Spectrum Dance Theater’s season opener, The Beast, teems with charged choreography depicting the unflinching details of a violently tainted love story. Originally created in 1996 for UW’s World Series, Artistic Director Donald Byrd’s reworking of his own choreography paints an uncompromising picture of domestic abuse. With moments sure to alarm some, it nevertheless makes a compelling statement intended to spur discussion about domestic violence, its causes, consequences, and the horrors in between. At once brutal and captivating, The Beast is stunning in its viciousness.
|Spectrum Dance Theater’s Kate Monthy and Donald Jones Jr.|
Photo by Gabriel Bienczycki
The narrative begins with the marriage of “the beast”(Donald Jones Jr.) to an innocent bride, danced by Kate Monthy. Inspired by the theater practices of Bertolt Brecht, Byrd uses terse megaphone announcements, shrill whistles, and smacking claps to divide the work into chapters like “The Beast Learns to Tango,” “The Beast is Sorry,” and the murderous, “She Takes Revenge.” The wedding, accompanied by bright camera flashes, plastered-on smiles and incessant clapping for the “happy” couple, quickly erodes as Jones’ gentle handholding becomes a vice grip. The savagery that colors their relationship is masterfully choreographed, each movement instilled with intention and narrative purpose. The dancers (five of who are new to Spectrum this season) seem to tense every muscle in order to navigate the abrupt direction changes, slicing battements, and visceral partnering with such meticulous precision.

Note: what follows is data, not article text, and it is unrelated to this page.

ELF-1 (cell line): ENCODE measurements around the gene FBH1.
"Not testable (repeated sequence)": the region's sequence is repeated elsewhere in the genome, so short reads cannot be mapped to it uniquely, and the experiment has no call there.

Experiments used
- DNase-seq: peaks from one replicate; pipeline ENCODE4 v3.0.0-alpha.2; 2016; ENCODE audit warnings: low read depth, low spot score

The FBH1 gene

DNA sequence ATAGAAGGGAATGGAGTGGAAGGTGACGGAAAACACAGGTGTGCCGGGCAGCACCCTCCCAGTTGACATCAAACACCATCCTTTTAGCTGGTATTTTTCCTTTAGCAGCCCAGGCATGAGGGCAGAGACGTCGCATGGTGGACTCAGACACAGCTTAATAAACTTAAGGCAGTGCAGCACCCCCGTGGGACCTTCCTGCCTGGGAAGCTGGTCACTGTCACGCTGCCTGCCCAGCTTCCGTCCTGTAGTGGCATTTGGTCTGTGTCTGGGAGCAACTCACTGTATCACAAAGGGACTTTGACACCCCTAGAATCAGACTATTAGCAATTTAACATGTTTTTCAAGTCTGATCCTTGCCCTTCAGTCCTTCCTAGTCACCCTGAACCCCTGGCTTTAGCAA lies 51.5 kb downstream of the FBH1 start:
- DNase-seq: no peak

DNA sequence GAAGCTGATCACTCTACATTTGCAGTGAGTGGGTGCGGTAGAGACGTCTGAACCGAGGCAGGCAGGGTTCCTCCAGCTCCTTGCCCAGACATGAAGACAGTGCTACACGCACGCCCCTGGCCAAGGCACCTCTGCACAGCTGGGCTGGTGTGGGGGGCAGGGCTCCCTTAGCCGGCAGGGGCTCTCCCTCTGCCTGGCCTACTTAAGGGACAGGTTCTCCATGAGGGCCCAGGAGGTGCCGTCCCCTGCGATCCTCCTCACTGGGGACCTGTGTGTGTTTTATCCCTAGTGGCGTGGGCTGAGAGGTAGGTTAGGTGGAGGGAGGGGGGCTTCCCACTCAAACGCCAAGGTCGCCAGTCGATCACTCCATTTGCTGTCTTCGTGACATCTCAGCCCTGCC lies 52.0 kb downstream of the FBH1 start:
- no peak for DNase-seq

|Spectrum Dance Theater’s Kate Monthy, Donald Jones Jr., |
and Amber Mayberry. Photo by Gabriel Bienczycki
Equally as stunning as the dancing are the dramatic portrayals of the characters. In a piece requiring significant emotional investment, all of the dancers, but most notably Cheng, Jones, and Monthy, give committed performances. Conveying the gamut of subtly shifting emotions, their honest, not over-done facial expressions, never flinch at the depiction of the grimmest realities. This is where the subject matter becomes most affecting; in Spectrum’s intimate studio theater, every maniacally glinting eye and sorrow-filled countenance is plainly visible, lending added depth to this already multi-faceted work. The proximity also forces the audience to confront the unsettling subject matter head-on, with few moments for escape or relief from its sometimes hardly palatable scenes.